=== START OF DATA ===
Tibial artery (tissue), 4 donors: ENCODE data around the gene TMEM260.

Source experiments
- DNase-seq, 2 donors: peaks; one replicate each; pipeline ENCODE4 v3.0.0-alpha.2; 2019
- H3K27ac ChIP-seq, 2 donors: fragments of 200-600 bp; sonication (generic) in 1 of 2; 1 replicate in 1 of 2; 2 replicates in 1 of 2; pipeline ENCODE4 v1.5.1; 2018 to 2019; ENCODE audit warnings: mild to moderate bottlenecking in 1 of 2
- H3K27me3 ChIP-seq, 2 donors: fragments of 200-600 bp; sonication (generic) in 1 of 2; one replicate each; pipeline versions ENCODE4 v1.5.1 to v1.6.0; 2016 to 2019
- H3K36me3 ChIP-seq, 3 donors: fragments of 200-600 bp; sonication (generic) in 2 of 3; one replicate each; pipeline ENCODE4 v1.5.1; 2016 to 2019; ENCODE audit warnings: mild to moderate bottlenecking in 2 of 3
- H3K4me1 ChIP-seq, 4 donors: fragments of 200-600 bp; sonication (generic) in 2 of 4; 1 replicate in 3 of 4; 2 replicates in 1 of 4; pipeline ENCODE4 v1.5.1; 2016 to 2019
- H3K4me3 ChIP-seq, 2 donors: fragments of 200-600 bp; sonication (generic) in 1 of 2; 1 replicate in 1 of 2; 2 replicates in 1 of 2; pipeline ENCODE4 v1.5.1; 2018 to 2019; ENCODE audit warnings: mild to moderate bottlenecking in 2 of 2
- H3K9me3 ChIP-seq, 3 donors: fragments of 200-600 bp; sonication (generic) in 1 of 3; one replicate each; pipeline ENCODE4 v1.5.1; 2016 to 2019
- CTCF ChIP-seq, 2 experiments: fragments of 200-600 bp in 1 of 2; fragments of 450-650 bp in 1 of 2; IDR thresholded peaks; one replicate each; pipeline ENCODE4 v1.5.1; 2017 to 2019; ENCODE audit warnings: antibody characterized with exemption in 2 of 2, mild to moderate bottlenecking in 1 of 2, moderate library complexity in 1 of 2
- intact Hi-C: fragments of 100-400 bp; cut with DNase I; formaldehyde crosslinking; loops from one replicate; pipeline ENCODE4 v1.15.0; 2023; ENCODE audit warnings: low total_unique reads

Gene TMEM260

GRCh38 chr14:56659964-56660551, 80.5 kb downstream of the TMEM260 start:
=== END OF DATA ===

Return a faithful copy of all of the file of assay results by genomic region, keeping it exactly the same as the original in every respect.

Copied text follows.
Tibial artery (tissue), 4 donors: ENCODE data around the gene TMEM260.

Source experiments
- DNase-seq, 2 donors: peaks; one replicate each; pipeline ENCODE4 v3.0.0-alpha.2; 2019
- H3K27ac ChIP-seq, 2 donors: fragments of 200-600 bp; sonication (generic) in 1 of 2; 1 replicate in 1 of 2; 2 replicates in 1 of 2; pipeline ENCODE4 v1.5.1; 2018 to 2019; ENCODE audit warnings: mild to moderate bottlenecking in 1 of 2
- H3K27me3 ChIP-seq, 2 donors: fragments of 200-600 bp; sonication (generic) in 1 of 2; one replicate each; pipeline versions ENCODE4 v1.5.1 to v1.6.0; 2016 to 2019
- H3K36me3 ChIP-seq, 3 donors: fragments of 200-600 bp; sonication (generic) in 2 of 3; one replicate each; pipeline ENCODE4 v1.5.1; 2016 to 2019; ENCODE audit warnings: mild to moderate bottlenecking in 2 of 3
- H3K4me1 ChIP-seq, 4 donors: fragments of 200-600 bp; sonication (generic) in 2 of 4; 1 replicate in 3 of 4; 2 replicates in 1 of 4; pipeline ENCODE4 v1.5.1; 2016 to 2019
- H3K4me3 ChIP-seq, 2 donors: fragments of 200-600 bp; sonication (generic) in 1 of 2; 1 replicate in 1 of 2; 2 replicates in 1 of 2; pipeline ENCODE4 v1.5.1; 2018 to 2019; ENCODE audit warnings: mild to moderate bottlenecking in 2 of 2
- H3K9me3 ChIP-seq, 3 donors: fragments of 200-600 bp; sonication (generic) in 1 of 3; one replicate each; pipeline ENCODE4 v1.5.1; 2016 to 2019
- CTCF ChIP-seq, 2 experiments: fragments of 200-600 bp in 1 of 2; fragments of 450-650 bp in 1 of 2; IDR thresholded peaks; one replicate each; pipeline ENCODE4 v1.5.1; 2017 to 2019; ENCODE audit warnings: antibody characterized with exemption in 2 of 2, mild to moderate bottlenecking in 1 of 2, moderate library complexity in 1 of 2
- intact Hi-C: fragments of 100-400 bp; cut with DNase I; formaldehyde crosslinking; loops from one replicate; pipeline ENCODE4 v1.15.0; 2023; ENCODE audit warnings: low total_unique reads

Gene TMEM260

GRCh38 chr14:56659964-56660551, 80.5 kb downstream of the TMEM260 start: